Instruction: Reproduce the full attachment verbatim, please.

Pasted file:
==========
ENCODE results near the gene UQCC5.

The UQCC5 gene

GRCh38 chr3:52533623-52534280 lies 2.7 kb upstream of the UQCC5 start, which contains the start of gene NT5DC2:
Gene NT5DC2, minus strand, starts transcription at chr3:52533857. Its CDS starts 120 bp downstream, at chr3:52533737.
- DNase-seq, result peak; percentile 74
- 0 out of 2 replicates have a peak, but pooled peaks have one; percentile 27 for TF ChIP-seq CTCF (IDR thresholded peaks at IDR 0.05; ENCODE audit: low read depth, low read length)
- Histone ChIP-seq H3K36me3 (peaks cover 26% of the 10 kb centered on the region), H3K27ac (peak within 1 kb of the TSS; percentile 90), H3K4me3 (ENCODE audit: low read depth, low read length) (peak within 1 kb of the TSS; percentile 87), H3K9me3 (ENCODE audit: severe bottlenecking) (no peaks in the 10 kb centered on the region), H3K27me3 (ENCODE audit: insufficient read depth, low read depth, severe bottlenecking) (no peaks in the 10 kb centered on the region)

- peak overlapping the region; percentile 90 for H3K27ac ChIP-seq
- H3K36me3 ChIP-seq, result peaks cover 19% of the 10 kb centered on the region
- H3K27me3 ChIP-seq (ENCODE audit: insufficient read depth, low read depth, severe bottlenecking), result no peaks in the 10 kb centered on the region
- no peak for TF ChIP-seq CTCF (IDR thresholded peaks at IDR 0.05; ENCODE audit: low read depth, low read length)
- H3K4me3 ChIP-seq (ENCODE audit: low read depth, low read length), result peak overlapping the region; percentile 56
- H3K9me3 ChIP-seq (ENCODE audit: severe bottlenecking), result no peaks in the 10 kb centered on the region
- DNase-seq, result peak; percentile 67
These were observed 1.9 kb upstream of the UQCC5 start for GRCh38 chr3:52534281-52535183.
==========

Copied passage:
ENCODE results near the gene UQCC5.

The UQCC5 gene

GRCh38 chr3:52533623-52534280 lies 2.7 kb upstream of the UQCC5 start, which contains the start of gene NT5DC2:
Gene NT5DC2, minus strand, starts transcription at chr3:52533857. Its CDS starts 120 bp downstream, at chr3:52533737.
- DNase-seq, result peak; percentile 74
- 0 out of 2 replicates have a peak, but pooled peaks have one; percentile 27 for TF ChIP-seq CTCF (IDR thresholded peaks at IDR 0.05; ENCODE audit: low read depth, low read length)
- Histone ChIP-seq H3K36me3 (peaks cover 26% of the 10 kb centered on the region), H3K27ac (peak within 1 kb of the TSS; percentile 90), H3K4me3 (ENCODE audit: low read depth, low read length) (peak within 1 kb of the TSS; percentile 87), H3K9me3 (ENCODE audit: severe bottlenecking) (no peaks in the 10 kb centered on the region), H3K27me3 (ENCODE audit: insufficient read depth, low read depth, severe bottlenecking) (no peaks in the 10 kb centered on the region)

- peak overlapping the region; percentile 90 for H3K27ac ChIP-seq
- H3K36me3 ChIP-seq, result peaks cover 19% of the 10 kb centered on the region
- H3K27me3 ChIP-seq (ENCODE audit: insufficient read depth, low read depth, severe bottlenecking), result no peaks in the 10 kb centered on the region
- no peak for TF ChIP-seq CTCF (IDR thresholded peaks at IDR 0.05; ENCODE audit: low read depth, low read length)
- H3K4me3 ChIP-seq (ENCODE audit: low read depth, low read length), result peak overlapping the region; percentile 56
- H3K9me3 ChIP-seq (ENCODE audit: severe bottlenecking), result no peaks in the 10 kb centered on the region
- DNase-seq, result peak; percentile 67
These were observed 1.9 kb upstream of the UQCC5 start for GRCh38 chr3:52534281-52535183.